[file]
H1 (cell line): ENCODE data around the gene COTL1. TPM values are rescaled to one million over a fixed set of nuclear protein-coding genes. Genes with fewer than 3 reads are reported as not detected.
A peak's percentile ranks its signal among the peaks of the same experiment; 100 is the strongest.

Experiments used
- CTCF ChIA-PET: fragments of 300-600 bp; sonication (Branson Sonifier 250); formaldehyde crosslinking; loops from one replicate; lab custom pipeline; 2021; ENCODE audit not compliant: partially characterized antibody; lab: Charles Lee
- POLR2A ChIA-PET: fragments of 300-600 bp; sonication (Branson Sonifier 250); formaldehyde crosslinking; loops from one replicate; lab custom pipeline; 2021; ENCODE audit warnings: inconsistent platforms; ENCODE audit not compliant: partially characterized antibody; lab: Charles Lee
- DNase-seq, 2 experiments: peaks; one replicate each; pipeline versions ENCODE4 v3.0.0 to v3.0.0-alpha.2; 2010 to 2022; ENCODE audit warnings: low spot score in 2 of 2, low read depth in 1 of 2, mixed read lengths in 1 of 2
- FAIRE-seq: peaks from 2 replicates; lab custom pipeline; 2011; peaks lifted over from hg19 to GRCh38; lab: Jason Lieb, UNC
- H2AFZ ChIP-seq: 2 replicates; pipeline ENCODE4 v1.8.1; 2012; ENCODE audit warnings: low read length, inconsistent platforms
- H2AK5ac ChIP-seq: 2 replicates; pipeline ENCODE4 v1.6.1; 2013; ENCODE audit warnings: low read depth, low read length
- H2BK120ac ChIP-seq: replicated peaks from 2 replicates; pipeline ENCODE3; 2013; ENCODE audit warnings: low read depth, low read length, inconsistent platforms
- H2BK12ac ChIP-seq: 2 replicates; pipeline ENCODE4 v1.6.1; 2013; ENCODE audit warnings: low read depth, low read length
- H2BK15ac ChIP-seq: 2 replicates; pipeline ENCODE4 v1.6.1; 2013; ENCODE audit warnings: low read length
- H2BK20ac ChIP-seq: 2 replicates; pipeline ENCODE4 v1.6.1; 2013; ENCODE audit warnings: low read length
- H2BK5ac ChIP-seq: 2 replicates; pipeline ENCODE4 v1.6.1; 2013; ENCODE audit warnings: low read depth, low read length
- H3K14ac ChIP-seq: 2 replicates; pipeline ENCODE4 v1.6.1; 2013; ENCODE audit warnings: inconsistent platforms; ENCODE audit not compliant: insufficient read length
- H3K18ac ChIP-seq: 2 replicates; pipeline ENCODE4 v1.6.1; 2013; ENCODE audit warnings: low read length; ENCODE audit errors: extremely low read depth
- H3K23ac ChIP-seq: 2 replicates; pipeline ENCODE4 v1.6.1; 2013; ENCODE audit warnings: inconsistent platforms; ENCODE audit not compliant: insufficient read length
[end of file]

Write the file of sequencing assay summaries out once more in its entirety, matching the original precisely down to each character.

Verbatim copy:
H1 (cell line): ENCODE data around the gene COTL1. TPM values are rescaled to one million over a fixed set of nuclear protein-coding genes. Genes with fewer than 3 reads are reported as not detected.
A peak's percentile ranks its signal among the peaks of the same experiment; 100 is the strongest.

Experiments used
- CTCF ChIA-PET: fragments of 300-600 bp; sonication (Branson Sonifier 250); formaldehyde crosslinking; loops from one replicate; lab custom pipeline; 2021; ENCODE audit not compliant: partially characterized antibody; lab: Charles Lee
- POLR2A ChIA-PET: fragments of 300-600 bp; sonication (Branson Sonifier 250); formaldehyde crosslinking; loops from one replicate; lab custom pipeline; 2021; ENCODE audit warnings: inconsistent platforms; ENCODE audit not compliant: partially characterized antibody; lab: Charles Lee
- DNase-seq, 2 experiments: peaks; one replicate each; pipeline versions ENCODE4 v3.0.0 to v3.0.0-alpha.2; 2010 to 2022; ENCODE audit warnings: low spot score in 2 of 2, low read depth in 1 of 2, mixed read lengths in 1 of 2
- FAIRE-seq: peaks from 2 replicates; lab custom pipeline; 2011; peaks lifted over from hg19 to GRCh38; lab: Jason Lieb, UNC
- H2AFZ ChIP-seq: 2 replicates; pipeline ENCODE4 v1.8.1; 2012; ENCODE audit warnings: low read length, inconsistent platforms
- H2AK5ac ChIP-seq: 2 replicates; pipeline ENCODE4 v1.6.1; 2013; ENCODE audit warnings: low read depth, low read length
- H2BK120ac ChIP-seq: replicated peaks from 2 replicates; pipeline ENCODE3; 2013; ENCODE audit warnings: low read depth, low read length, inconsistent platforms
- H2BK12ac ChIP-seq: 2 replicates; pipeline ENCODE4 v1.6.1; 2013; ENCODE audit warnings: low read depth, low read length
- H2BK15ac ChIP-seq: 2 replicates; pipeline ENCODE4 v1.6.1; 2013; ENCODE audit warnings: low read length
- H2BK20ac ChIP-seq: 2 replicates; pipeline ENCODE4 v1.6.1; 2013; ENCODE audit warnings: low read length
- H2BK5ac ChIP-seq: 2 replicates; pipeline ENCODE4 v1.6.1; 2013; ENCODE audit warnings: low read depth, low read length
- H3K14ac ChIP-seq: 2 replicates; pipeline ENCODE4 v1.6.1; 2013; ENCODE audit warnings: inconsistent platforms; ENCODE audit not compliant: insufficient read length
- H3K18ac ChIP-seq: 2 replicates; pipeline ENCODE4 v1.6.1; 2013; ENCODE audit warnings: low read length; ENCODE audit errors: extremely low read depth
- H3K23ac ChIP-seq: 2 replicates; pipeline ENCODE4 v1.6.1; 2013; ENCODE audit warnings: inconsistent platforms; ENCODE audit not compliant: insufficient read length